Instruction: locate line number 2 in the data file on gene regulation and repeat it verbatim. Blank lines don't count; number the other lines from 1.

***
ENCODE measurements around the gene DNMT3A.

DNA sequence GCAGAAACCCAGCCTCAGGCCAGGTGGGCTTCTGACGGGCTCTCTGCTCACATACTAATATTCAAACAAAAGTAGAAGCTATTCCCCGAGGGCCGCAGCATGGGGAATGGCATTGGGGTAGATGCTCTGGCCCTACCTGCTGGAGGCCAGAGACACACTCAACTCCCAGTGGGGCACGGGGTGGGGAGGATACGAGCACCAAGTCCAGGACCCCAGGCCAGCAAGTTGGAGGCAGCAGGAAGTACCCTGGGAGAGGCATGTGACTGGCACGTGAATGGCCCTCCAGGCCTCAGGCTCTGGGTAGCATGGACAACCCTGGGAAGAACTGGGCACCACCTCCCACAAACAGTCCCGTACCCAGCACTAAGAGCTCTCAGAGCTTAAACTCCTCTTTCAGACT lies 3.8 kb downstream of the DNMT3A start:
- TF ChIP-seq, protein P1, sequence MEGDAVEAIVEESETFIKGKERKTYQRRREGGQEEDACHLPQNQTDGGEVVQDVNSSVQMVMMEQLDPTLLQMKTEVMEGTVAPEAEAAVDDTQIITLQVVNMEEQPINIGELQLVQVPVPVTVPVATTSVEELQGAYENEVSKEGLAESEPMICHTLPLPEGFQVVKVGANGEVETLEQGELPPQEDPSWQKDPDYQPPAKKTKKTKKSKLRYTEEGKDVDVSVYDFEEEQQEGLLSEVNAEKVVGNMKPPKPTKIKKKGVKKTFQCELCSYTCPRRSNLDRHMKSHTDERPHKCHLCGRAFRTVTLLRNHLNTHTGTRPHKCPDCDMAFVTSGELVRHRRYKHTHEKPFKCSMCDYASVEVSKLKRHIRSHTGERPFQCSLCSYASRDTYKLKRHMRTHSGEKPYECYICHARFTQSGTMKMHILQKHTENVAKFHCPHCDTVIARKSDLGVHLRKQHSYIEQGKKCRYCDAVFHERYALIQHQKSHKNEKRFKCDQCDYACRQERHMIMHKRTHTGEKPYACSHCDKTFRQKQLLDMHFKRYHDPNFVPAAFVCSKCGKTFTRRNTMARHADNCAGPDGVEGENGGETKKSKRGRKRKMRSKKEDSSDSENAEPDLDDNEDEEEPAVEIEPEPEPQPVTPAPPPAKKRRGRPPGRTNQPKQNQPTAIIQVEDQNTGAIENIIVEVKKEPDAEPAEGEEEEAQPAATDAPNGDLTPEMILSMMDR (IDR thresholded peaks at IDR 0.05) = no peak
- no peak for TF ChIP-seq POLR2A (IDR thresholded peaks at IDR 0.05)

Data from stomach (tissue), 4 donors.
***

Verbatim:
DNA sequence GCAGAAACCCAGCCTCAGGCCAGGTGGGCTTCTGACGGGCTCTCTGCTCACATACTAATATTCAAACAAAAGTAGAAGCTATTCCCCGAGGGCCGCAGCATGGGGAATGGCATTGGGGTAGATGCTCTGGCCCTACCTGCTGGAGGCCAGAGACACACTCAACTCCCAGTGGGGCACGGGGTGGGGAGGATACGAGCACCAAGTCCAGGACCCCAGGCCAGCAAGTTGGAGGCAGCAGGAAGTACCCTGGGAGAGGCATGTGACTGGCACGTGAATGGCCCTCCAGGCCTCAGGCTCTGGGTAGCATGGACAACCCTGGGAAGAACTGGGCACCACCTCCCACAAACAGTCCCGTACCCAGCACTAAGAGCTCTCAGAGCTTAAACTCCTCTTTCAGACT lies 3.8 kb downstream of the DNMT3A start: